Posts

Telemedicine Specialists: A New Discipline?

Considering the steady growth of the telemedicine industry, two physicians at New York-Presbyterian have proposed the creation of a new specialty representing the “medical virtualist.” In a recent JAMA Viewpoint article, the authors cite a combination of the lack of oversight, inconsistent training, and specific skill sets, including webside manner, as compelling reasons for certifying full-time telemedicine specialists with a defined set of core competencies. Read more

elderly man in ambulance

Maximizing the Potential for Mobile Telestroke

When it comes to treating stroke, every moment counts. A stroke patient only has a three-hour window from symptom onset in which access to the clot-busting and lifesaving drug tPA can do the most good; after that, the chances of recovery plummet. Unfortunately, many regional and rural hospitals don’t have a 24-hour neurologist on hand to make timely diagnoses. To make things worse, only about 27 percent of stroke patients arrive at the hospital within 3.5 hours of symptom onset, leaving nearly three-quarters of stroke patients at risk for more permanent damage. (1) In an effort to deliver care to patients in a timelier manner, systems are increasingly looking into mobile telestroke programs. Read more

swyMed Partners with Bassett Healthcare Network to Provide Highly Reliable Video Telemedicine Technology for Its School-Based Health Centers

Initiative to Allow for Real-Time Video Encounters between Network Hospitals and the District’s Educational Institutions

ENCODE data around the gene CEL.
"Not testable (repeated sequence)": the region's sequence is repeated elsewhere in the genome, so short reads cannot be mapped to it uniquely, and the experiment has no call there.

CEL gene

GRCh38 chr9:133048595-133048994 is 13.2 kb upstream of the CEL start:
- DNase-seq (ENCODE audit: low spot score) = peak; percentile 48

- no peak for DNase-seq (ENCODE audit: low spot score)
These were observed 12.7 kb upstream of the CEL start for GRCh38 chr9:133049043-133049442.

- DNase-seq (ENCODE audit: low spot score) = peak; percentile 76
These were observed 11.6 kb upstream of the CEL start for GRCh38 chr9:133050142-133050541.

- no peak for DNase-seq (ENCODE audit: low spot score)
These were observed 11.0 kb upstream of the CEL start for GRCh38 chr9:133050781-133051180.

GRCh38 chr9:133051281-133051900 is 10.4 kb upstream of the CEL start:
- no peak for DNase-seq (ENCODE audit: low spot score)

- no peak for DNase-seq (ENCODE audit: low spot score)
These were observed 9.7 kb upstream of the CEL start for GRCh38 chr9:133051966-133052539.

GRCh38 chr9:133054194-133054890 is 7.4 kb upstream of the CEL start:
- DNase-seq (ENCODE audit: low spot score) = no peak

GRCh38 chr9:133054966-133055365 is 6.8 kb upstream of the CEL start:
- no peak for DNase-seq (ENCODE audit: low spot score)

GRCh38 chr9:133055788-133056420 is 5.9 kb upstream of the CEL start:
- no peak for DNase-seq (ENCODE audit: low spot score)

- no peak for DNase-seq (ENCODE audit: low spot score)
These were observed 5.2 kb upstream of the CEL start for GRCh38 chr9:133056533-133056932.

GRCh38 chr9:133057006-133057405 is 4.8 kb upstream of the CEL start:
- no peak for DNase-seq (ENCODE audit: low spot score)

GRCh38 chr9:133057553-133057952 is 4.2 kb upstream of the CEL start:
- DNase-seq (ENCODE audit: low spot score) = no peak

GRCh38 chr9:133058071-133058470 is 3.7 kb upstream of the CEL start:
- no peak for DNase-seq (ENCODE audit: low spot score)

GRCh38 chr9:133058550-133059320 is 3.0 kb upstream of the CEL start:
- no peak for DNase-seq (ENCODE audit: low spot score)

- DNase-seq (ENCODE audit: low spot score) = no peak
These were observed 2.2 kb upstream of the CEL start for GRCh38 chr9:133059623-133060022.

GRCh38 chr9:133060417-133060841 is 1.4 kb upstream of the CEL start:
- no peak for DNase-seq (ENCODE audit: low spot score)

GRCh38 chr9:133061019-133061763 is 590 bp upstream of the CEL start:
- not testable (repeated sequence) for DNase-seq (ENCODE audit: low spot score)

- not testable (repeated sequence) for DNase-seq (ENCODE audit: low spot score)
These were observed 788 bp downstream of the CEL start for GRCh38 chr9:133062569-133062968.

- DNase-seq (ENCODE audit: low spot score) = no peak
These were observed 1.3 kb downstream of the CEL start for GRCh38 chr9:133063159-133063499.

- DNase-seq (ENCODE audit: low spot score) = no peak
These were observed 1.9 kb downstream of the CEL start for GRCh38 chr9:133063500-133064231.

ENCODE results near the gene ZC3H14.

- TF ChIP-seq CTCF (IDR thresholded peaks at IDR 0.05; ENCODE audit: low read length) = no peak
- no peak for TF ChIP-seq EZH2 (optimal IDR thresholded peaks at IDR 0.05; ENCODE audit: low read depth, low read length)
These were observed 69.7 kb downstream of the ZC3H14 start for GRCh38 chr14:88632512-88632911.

Lexington, MA – May 16, 2017 – swyMed, a provider of exceptional-quality video telemedicine solutions, and Bassett Healthcare Network today announced that they have joined forces to allow for highly reliable video telemedicine encounters within Bassett Healthcare’s 15 School-Based Health Centers (SBHC). Bassett Healthcare’s SBHCs are medical offices located within school buildings, in partnership between school districts and their six network hospitals and 46 regional health centers.  Under the terms of the agreement, swyMed is providing Bassett Healthcare’s SBHCs with the advanced networking infrastructure capabilities to allow for real-time video telemedicine encounters between area students in pre-kindergarten through grade 12 and medical staff.   Read more

Diagnosis of addiction with syringe and stethoscope

Treatment Providers Debate the Use of Telemedicine for Addiction

Can telemedicine be used to treat drug addiction?

This past January, the Addiction Industry Executive Summit held their annual meeting. Among the topics was telemedicine addiction—treating addiction remotely. Telemedicine is already commonly used to treat illnesses such as pink eye and bronchitis, but whether it should be used for addiction recovery has been debated heavily. Read more

Report Card: Most Improved A+

ATA’s Annual Reports Reveal Growth in Telemedicine Adoption